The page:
Later, there are Parent Information Nights where the school shares key information on the curricular side of things. Here, the families also get to meet the PTO. There is also a Welcome BBQ organized by the PTO, besides several meetups throughout the year, where the new families have a forum to engage in an informal environment.
For Secondary School, we have a ‘buddy’ program where each new student gets two buddies (current FIS students) to facilitate their integration at the beginning of school.
Besides, throughout the school year there are multiple events organized by the FIS counselors on an array of topics, to encourage dialogue and get the parents directly involved in student development.
How would you describe the FIS community?
Mrs. Chaveriat: When I joined the FIS, there was always a conversation about building a ‘home away from home’. And over the last 14 years, I’ve realized that this is indeed true for the FIS.
That’s how I’d describe the FIS community. Very quickly, you can develop a feeling of belonging. There is an extremely supportive community. Within the parent and staff groups, you see a lot of support being extended to each other.
What kind of services does the school offer?
Mrs. Chaveriat: At the FIS, our focus isn’t just curricular; we support student development in a number of lateral ways. This is exhibited in the After School Activity Program, Instrumental Program, and GISST, among others. The FIS is also always open to supporting mother tongue programs and art projects.
As part of the curriculum, the Learning Support department includes certified learning specialist teachers to offer students with mild learning difficulties additional assistance. There is the English as an Additional Language (EAL) to help students build a foundation in the English language. Our three in-house counselors not only enable an environment of caring and active listening for the students, but also regularly share resources and conduct roundtables to support parents in doing the same. The FIS has also developed connections with local service providers like speech therapists and psychologists which we can recommend as needed.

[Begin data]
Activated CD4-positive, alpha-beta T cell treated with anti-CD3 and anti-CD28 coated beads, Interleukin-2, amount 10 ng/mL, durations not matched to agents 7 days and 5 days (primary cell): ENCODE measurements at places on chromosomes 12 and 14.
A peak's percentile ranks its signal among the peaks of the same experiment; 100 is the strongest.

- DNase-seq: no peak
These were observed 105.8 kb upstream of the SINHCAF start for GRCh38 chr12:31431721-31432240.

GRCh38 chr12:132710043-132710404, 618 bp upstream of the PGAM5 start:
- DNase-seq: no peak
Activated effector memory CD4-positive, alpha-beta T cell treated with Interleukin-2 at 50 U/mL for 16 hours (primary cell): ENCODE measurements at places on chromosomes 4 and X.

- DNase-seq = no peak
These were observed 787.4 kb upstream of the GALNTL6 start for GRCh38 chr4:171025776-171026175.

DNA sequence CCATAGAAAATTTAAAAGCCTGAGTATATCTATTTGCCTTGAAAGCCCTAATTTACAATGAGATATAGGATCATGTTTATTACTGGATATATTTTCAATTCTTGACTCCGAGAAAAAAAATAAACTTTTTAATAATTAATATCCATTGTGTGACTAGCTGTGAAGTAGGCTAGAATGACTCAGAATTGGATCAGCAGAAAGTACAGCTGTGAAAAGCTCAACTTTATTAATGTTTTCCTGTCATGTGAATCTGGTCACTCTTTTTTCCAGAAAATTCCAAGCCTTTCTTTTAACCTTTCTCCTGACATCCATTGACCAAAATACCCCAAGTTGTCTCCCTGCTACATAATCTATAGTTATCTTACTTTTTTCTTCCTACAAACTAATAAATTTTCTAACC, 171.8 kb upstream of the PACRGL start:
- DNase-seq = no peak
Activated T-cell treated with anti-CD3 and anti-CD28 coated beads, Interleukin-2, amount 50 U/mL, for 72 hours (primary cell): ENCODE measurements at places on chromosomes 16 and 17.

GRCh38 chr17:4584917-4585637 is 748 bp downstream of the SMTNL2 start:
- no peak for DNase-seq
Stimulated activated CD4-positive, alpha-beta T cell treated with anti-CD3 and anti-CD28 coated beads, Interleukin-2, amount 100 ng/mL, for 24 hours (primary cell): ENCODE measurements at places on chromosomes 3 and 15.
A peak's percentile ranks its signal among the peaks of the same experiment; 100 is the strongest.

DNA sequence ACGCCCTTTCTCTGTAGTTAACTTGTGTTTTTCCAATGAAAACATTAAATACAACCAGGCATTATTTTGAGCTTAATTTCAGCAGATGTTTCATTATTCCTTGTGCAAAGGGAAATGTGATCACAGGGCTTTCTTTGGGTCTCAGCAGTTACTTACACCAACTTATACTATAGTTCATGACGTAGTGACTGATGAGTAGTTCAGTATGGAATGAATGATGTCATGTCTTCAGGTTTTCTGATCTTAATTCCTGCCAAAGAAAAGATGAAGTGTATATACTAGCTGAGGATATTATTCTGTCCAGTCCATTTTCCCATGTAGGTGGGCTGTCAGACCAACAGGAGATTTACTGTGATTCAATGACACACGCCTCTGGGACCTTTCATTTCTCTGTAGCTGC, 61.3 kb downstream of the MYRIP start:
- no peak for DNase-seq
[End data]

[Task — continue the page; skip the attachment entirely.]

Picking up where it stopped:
Not to mention, there is an efficient bus transport system, state-of-the-art technology, two gyms, and three well-stocked libraries.
What made you want to take on this new challenge at the FIS?
Mrs. Chaveriat: I think I was ready for a change and to undertake a new challenge professionally. So when the position was advertised, I felt I could contribute more to the development of the FIS within this role. This is because I’ve been part of the admin team for several years, I know the people, and I am acquainted with the administrative processes in place. Thanks to my experience as a FIS parent, I understand what the expectations of the parents are. I hope I can now contribute to making the admissions process of the FIS an even more pleasant journey for the families.
We wish Mrs. Chaveriat all the best as she embarks on this new journey at the FIS. Please note that we still have open spaces for SY 22-23. To book a visit, or find out more, please look at the Admissions section on our website or get in touch with Mrs. Chaveriat at .